Preventable chronic diseases continue to drive health care costs substantially and importantly upward, in part due to a lack of sustainable treatment options. Specific medications, such as cholesterol-lowering and diabetes medications target mostly one chronic disease-associated abnormality of elevated LDL cholesterol or plasma glucose, respectively, rather than the cause of the abnormality. While surgical interventions successfully treat obesity and a spectrum of associated metabolic changes, they poorly address the behavioral and lifestyle-related factors that led to the development of chronic conditions in the first place. In contrast, comprehensive lifestyle interventions may result in multiple physiological systems changes including behavior modifications that support long-term healthier lifestyle choices [5, 29].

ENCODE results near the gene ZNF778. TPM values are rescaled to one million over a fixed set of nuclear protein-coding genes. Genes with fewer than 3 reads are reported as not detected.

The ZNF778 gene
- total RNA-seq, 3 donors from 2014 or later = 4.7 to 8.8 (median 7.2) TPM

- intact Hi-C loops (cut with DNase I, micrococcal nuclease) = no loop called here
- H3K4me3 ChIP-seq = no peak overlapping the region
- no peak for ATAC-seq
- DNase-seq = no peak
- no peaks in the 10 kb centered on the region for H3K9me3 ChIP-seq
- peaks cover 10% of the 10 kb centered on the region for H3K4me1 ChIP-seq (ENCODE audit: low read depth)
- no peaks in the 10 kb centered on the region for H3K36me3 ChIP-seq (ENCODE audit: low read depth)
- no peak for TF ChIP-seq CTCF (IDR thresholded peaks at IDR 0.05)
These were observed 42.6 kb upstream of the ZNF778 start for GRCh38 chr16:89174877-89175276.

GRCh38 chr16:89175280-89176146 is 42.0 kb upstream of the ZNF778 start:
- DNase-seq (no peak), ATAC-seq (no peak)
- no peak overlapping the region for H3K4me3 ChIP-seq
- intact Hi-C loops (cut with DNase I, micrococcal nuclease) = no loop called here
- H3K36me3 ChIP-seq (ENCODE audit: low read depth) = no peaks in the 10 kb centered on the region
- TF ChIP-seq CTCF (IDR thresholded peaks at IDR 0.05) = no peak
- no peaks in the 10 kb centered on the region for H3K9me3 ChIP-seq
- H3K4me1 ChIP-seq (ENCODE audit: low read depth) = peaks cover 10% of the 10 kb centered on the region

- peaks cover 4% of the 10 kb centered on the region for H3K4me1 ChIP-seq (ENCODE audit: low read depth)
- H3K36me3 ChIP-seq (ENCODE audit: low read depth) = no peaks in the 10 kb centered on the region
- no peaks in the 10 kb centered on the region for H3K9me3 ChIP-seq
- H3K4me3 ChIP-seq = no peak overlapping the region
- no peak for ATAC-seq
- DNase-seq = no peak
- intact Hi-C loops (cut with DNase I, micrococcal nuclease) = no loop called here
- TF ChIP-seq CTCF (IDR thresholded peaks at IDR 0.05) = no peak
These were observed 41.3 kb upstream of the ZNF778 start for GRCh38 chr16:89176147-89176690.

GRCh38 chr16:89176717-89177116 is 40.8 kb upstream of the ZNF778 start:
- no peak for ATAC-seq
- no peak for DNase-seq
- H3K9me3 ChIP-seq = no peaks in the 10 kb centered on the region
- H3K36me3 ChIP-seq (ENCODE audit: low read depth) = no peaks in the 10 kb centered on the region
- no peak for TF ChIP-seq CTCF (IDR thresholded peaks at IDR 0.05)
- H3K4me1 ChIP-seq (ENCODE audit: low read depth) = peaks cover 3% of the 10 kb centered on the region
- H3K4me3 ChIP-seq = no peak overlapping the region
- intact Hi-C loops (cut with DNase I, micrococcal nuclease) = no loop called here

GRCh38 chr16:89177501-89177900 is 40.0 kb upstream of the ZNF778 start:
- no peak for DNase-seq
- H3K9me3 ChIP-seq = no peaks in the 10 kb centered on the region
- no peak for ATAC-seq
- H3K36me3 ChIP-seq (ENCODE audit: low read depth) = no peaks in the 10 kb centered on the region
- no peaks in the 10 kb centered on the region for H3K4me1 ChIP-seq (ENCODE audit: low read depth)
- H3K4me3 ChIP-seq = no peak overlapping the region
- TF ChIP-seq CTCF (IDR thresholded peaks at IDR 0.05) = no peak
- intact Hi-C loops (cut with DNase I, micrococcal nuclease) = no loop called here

Here, we report findings that a tri-pronged lifestyle intervention consisting of diet, physical activity and stress management improves disease-associated markers of participants with multiple chronic conditions. All measured biometric and laboratory variables significantly improved after just 6 weeks of intervention. Beneficial changes in blood pressure and glucose were observed in many participants by the second week of the program, thus supporting previously reported observations of the quick onset of measurable benefits that follow a comprehensive lifestyle intervention . Serum HDL cholesterol decrease after 6 weeks was most likely associated with early weight loss, as reported . Nevertheless, reductions in total cholesterol are more profound than in HDL cholesterol, resulting in improved ratio of total cholesterol to HDL cholesterol, an established risk factor for coronary artery disease . Although HDL cholesterol generally decreases during weight loss, it increases following weight maintenance in proportion to the amount of weight that is lost [32, 33]. At week 30, HDL cholesterol is significantly higher than at the baseline and the total cholesterol/HDL ratio improves further. Fasting triglyceride level is also significantly reduced at both points in time (week 6 and 30) compared with baseline, reflecting the observations that triglycerides improve after weight loss . Fasting hypertriglyceridemia is an established risk factor for cardiovascular disease and may predict disease progression . In addition, TG/HDL ratio, a possible powerful predictor of extensive coronary artery disease is also improved, that is, decreased significantly . In our study, we did not examine if these beneficial changes lead to better cardiovascular outcomes. In a comprehensive lifestyle intervention similar to ours, where a low-fat plant-based diet rather then a Mediterranean-style diet was used, reductions in total and LDL cholesterol were of greater magnitude than in this study and were associated with the arrest and/or reversal of coronary artery disease [5, 37].